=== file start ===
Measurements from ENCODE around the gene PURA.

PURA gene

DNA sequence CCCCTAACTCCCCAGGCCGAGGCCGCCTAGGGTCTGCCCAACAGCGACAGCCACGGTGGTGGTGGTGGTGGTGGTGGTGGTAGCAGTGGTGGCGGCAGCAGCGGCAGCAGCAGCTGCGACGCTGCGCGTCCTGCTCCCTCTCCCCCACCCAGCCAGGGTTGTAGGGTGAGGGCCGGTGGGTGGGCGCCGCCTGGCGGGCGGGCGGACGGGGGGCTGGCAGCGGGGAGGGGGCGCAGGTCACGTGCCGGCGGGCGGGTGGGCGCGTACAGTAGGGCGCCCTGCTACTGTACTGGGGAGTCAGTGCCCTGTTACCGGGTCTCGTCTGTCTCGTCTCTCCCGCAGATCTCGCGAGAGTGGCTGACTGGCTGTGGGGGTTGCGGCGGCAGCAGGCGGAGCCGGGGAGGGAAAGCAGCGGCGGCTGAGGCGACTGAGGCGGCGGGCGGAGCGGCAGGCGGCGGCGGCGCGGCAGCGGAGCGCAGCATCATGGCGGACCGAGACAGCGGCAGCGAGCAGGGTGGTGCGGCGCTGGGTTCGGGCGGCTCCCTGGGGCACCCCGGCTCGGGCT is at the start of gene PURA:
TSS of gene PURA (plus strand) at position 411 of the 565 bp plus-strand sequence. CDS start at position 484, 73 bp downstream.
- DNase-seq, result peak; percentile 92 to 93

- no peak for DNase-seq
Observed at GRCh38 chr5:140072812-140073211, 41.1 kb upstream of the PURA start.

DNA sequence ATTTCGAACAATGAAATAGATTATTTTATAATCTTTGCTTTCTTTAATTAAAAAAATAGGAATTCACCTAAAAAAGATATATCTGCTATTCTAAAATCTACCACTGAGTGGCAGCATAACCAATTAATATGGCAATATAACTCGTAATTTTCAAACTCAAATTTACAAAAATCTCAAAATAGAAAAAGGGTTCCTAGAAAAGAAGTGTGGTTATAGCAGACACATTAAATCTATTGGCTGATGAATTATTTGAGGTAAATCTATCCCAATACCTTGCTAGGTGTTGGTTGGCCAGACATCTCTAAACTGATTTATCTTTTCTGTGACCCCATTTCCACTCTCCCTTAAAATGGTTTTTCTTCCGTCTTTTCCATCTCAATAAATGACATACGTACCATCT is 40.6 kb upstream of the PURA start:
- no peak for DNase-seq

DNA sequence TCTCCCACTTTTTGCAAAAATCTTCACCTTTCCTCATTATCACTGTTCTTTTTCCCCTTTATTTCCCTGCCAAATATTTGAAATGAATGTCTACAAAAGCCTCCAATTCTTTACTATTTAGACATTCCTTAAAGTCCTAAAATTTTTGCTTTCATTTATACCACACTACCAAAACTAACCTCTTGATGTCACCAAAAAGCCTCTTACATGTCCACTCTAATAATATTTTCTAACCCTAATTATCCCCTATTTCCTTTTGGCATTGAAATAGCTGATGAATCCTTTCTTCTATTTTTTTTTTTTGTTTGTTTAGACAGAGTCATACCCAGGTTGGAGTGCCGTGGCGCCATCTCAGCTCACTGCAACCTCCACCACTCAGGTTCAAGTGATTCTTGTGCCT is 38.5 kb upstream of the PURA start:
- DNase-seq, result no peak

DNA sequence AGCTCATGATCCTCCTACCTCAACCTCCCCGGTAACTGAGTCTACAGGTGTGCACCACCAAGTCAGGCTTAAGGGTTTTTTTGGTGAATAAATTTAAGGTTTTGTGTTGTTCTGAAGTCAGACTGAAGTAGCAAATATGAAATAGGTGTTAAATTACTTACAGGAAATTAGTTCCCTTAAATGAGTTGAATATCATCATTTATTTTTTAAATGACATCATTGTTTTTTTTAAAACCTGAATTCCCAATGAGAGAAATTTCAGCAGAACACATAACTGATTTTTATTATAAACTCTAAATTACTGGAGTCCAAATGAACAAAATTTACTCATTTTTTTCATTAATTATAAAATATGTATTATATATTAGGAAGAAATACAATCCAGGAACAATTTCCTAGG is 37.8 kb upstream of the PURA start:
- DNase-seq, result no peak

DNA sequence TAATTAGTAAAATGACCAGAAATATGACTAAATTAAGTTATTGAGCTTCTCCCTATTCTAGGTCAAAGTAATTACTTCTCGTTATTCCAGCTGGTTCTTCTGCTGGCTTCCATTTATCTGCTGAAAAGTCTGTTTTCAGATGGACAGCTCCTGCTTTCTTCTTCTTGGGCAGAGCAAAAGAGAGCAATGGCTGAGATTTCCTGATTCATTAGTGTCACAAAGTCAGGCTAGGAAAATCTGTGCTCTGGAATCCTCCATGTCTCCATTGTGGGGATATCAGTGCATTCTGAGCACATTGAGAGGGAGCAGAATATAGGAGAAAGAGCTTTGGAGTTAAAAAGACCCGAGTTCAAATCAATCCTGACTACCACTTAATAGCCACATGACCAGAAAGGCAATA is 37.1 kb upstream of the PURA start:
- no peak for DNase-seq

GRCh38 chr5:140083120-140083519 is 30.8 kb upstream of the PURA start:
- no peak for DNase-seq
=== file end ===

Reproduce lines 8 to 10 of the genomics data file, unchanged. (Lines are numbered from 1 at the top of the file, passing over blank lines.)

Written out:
DNA sequence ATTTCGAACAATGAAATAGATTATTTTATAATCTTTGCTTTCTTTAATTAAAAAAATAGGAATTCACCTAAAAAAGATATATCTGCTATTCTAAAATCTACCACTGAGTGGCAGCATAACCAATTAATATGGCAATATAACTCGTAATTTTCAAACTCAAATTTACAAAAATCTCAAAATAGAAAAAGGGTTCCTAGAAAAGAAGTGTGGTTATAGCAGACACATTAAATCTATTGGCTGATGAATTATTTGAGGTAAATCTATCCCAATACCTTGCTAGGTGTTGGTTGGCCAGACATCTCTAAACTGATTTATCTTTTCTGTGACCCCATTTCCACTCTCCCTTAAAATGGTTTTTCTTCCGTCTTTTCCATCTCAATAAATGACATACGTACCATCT is 40.6 kb upstream of the PURA start:
- no peak for DNase-seq

DNA sequence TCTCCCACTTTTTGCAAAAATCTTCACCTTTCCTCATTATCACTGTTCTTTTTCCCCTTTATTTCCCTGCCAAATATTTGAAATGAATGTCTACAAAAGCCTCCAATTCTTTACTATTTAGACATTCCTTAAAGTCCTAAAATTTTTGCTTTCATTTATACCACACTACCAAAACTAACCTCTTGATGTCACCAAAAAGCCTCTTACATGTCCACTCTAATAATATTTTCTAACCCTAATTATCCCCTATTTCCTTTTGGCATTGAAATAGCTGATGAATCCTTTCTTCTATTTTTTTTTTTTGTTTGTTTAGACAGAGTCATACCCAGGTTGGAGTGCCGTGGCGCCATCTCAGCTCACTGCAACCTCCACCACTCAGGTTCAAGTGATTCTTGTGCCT is 38.5 kb upstream of the PURA start: